PATHWATER | What is the Best Bottled Water?

What is the Best Bottled Water?

Or rather, what is NOT the best bottled water?

Let’s get honest: When we shop for bottled water, countless staged IG photos, Google ads, social media ads, and dramatic billboards of Jennifer Aniston posing so “cleverly” with her plastic bottled water have slipped into our psyche. We see countless secluded island images and celebrities being spotted carrying a particular bottled water - the imagery is everywhere and influences how we choose our bottled water. Maybe we think we can attain a certain “lifestyle,” so we end up buying more of that brand that we feel relates to us personally. But when it’s all over, it’s merely water we’re buying, an essential liquid everything on this planet needs to survive. So why do we end up falling for a particular brand of plastic bottled water that we think satisfies some need in us?

To answer at least part of this question, the beverage industry has created a facade around bottled water, and we’re all guilty of drinking it up at some point. In all actuality, it is very important for us to know how our water is sourced, how it’s treated, where it gets bottled, and what type of bottle packaging manufacturers are producing for it. The problem is that we aren’t seeing any of this information represented transparently on any of our single-use plastic water options. We are actually being sold the beautiful Hawaiian flower, medicinal symbol, or an extremely high pH number as a bottled water gimmick. We feel it’s so important to expose all of the bogus information out there that claims this bottle or that bottle is the best option when really we should be asking what’s NOT the best-bottled water and find our answers from there.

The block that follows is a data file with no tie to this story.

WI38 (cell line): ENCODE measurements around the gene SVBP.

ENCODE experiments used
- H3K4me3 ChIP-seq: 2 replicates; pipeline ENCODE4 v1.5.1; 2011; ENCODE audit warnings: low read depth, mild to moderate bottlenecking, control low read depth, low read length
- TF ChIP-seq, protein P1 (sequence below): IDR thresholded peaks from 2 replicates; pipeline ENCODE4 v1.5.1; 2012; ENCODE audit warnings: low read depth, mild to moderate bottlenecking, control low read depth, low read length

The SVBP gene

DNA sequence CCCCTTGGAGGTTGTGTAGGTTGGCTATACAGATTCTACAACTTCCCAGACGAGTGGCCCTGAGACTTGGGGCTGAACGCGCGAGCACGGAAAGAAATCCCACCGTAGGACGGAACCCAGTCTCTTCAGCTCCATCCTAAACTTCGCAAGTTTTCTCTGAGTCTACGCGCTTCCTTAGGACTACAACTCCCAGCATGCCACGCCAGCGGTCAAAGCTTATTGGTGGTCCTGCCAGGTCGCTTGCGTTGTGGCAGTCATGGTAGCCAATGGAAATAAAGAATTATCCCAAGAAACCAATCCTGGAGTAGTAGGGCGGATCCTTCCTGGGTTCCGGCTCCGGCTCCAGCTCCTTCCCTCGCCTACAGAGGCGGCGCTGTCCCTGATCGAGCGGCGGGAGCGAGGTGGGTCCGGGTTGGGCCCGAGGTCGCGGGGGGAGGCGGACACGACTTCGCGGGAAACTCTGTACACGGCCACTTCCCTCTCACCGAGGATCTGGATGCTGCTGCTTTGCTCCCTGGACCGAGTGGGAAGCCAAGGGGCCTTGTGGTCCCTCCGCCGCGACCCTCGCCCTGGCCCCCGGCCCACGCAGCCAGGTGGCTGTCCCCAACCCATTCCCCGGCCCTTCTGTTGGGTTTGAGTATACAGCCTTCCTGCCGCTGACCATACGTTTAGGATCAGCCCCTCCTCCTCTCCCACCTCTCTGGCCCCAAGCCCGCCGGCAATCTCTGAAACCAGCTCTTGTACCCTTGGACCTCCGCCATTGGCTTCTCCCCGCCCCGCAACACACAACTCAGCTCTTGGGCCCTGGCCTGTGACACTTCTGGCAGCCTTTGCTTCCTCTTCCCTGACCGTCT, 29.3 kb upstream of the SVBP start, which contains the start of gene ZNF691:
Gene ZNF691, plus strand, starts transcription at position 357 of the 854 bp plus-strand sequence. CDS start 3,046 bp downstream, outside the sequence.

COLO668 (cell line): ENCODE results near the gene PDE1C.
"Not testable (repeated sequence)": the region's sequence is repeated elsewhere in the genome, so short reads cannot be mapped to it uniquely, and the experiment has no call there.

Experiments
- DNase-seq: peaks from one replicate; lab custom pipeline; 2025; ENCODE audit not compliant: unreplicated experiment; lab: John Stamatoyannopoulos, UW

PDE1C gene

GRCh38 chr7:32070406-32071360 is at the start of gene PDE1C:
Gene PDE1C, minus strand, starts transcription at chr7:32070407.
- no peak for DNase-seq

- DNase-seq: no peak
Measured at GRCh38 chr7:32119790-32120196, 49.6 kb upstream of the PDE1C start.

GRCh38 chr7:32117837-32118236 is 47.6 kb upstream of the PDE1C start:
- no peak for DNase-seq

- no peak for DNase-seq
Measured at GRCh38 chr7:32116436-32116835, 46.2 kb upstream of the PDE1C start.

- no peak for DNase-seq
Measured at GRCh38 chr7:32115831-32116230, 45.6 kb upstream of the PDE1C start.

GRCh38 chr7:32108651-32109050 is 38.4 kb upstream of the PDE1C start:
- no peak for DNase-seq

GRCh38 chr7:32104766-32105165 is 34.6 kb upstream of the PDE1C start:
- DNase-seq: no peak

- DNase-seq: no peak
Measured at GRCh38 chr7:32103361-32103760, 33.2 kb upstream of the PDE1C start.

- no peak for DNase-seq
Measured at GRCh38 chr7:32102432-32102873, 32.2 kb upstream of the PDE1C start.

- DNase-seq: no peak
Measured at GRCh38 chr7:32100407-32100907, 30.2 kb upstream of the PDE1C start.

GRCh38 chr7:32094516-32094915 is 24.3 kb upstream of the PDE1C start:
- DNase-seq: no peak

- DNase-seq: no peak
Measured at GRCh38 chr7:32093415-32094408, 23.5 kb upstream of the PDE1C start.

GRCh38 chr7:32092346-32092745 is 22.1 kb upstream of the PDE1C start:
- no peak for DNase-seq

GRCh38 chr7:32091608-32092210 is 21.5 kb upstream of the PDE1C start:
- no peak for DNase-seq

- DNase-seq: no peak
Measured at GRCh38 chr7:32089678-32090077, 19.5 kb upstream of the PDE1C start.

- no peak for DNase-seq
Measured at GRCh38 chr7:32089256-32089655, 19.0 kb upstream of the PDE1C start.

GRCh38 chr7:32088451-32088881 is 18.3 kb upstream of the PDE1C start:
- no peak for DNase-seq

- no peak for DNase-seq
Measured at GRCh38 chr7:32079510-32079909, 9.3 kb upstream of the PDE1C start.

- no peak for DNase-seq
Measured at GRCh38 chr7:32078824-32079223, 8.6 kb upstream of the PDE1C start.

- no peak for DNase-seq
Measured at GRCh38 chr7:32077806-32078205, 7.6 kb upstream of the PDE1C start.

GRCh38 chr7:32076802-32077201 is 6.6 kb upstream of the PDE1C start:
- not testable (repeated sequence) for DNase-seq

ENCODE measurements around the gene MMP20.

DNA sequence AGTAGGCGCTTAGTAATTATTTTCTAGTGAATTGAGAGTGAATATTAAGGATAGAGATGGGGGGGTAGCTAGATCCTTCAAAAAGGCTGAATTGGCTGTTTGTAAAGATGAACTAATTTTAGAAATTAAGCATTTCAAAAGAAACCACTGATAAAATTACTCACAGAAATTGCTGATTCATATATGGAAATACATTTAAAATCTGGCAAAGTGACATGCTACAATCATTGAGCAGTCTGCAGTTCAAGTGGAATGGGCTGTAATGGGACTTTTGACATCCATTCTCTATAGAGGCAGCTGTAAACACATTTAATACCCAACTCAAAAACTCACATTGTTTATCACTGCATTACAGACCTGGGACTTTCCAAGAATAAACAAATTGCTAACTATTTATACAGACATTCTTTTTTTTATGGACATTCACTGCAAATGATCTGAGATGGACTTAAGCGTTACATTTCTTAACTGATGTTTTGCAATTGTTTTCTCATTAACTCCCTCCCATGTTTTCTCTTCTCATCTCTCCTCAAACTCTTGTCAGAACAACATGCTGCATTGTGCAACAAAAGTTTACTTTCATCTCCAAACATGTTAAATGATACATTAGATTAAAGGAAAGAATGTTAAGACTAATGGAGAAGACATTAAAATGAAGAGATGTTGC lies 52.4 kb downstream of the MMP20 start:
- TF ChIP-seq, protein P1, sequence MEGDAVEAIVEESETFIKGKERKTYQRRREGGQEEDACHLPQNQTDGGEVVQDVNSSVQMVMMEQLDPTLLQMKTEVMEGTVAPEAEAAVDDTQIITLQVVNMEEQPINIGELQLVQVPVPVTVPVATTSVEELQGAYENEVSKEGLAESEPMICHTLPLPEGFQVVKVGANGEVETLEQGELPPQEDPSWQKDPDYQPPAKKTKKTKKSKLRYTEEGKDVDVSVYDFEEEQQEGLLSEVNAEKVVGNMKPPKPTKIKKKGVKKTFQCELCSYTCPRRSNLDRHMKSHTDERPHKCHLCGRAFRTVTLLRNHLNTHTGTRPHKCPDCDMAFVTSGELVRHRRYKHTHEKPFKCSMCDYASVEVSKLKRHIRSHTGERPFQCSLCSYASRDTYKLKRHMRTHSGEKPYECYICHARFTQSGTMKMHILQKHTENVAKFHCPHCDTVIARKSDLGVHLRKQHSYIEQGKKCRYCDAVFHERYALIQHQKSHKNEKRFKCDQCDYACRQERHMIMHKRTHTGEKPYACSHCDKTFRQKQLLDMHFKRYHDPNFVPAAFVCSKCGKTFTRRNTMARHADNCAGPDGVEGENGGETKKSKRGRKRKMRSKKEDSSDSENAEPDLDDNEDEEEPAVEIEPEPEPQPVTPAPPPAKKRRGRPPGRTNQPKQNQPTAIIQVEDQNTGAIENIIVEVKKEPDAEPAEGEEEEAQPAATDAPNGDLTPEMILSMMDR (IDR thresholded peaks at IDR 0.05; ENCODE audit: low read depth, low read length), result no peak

Gimmick # 1: Bottled water taste tests are...bogus

Bottled water taste tests are BOGUS | PATHWATER


If you were to look up “bottled water,” the results are inconsistent. Blind taste tests continue to reveal that most of us cannot determine the difference between bottled water and tap water or between expensive and cheap bottled water brands. This means the only thing bottled water taste tests reveal is that most people cannot tell the difference between the various bottled waters.

Lessons from bottled water taste tests

  1. Taste tests do not determine what the best bottled water is, and
  2. These tests are, well, bogus.

A Boston University blind taste test survey revealed that only a third of taste testers could even identify which water sample was tap. How many different bottled water taste tests will it take to convince us that a big majority of us cannot tell which bottled water tastes better or which bottled water is better, period?

Gimmick #2- Single-use plastic water bottles are recyclable | PATHWATER

Gimmick #2: Single-use plastic water bottles can be 100% recyclable